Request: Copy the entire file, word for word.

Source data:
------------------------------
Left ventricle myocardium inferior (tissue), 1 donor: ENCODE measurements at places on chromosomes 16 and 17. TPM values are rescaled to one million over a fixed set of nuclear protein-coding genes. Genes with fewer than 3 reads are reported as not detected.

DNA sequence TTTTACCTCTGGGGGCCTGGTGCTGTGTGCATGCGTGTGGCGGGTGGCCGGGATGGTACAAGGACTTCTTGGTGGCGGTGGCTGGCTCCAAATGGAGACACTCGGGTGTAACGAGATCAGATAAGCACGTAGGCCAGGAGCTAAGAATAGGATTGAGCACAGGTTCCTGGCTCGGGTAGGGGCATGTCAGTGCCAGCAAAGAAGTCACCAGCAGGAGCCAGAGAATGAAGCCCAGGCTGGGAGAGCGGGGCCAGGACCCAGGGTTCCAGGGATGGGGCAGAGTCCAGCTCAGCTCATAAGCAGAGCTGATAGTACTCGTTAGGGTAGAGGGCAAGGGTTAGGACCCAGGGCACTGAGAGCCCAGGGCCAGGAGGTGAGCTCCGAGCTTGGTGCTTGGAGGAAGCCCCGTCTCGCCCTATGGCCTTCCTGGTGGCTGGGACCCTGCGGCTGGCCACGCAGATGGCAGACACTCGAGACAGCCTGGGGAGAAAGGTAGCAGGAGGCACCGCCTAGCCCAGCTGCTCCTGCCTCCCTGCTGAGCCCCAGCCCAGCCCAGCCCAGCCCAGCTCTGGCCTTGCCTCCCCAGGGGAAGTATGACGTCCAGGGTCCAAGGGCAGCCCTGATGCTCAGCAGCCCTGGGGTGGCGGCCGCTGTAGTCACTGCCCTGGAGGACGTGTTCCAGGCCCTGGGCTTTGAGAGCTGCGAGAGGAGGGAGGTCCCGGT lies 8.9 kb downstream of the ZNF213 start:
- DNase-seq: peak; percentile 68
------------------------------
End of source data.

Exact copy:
Left ventricle myocardium inferior (tissue), 1 donor: ENCODE measurements at places on chromosomes 16 and 17. TPM values are rescaled to one million over a fixed set of nuclear protein-coding genes. Genes with fewer than 3 reads are reported as not detected.

DNA sequence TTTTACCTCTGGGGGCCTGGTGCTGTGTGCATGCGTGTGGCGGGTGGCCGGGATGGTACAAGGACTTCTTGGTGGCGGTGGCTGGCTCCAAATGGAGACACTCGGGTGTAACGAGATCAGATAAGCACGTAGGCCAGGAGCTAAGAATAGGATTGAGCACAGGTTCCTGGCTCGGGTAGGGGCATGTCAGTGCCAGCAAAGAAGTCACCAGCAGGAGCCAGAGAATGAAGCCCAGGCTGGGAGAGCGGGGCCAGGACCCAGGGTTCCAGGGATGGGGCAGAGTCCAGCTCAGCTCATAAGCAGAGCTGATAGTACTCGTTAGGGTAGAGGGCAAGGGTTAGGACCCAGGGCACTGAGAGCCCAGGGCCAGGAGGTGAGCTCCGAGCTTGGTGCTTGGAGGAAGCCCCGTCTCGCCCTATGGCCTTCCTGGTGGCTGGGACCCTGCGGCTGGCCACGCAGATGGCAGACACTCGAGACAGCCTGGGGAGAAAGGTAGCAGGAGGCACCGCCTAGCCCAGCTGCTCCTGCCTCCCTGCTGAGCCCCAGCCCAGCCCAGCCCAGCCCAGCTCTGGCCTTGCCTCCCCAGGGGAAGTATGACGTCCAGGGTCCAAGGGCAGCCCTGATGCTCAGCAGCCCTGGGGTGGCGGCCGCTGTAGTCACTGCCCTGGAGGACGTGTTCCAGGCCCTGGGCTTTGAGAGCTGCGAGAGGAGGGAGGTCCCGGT lies 8.9 kb downstream of the ZNF213 start:
- DNase-seq: peak; percentile 68